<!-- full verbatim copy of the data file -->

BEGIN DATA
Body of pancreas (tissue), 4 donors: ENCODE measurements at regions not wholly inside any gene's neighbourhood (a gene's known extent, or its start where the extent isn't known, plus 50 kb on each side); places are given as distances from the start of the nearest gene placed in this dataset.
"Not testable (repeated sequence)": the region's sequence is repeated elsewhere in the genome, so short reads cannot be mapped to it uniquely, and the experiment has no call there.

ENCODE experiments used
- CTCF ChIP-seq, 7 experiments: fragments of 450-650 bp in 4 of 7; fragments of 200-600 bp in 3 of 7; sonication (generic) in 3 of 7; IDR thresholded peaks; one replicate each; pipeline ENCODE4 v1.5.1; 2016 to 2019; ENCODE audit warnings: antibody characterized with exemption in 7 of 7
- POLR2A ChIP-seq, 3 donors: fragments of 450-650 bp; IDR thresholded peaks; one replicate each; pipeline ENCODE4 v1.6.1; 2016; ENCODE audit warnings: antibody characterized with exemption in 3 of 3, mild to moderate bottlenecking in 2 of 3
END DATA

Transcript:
Body of pancreas (tissue), 4 donors: ENCODE measurements at regions not wholly inside any gene's neighbourhood (a gene's known extent, or its start where the extent isn't known, plus 50 kb on each side); places are given as distances from the start of the nearest gene placed in this dataset.
"Not testable (repeated sequence)": the region's sequence is repeated elsewhere in the genome, so short reads cannot be mapped to it uniquely, and the experiment has no call there.

ENCODE experiments used
- CTCF ChIP-seq, 7 experiments: fragments of 450-650 bp in 4 of 7; fragments of 200-600 bp in 3 of 7; sonication (generic) in 3 of 7; IDR thresholded peaks; one replicate each; pipeline ENCODE4 v1.5.1; 2016 to 2019; ENCODE audit warnings: antibody characterized with exemption in 7 of 7
- POLR2A ChIP-seq, 3 donors: fragments of 450-650 bp; IDR thresholded peaks; one replicate each; pipeline ENCODE4 v1.6.1; 2016; ENCODE audit warnings: antibody characterized with exemption in 3 of 3, mild to moderate bottlenecking in 2 of 3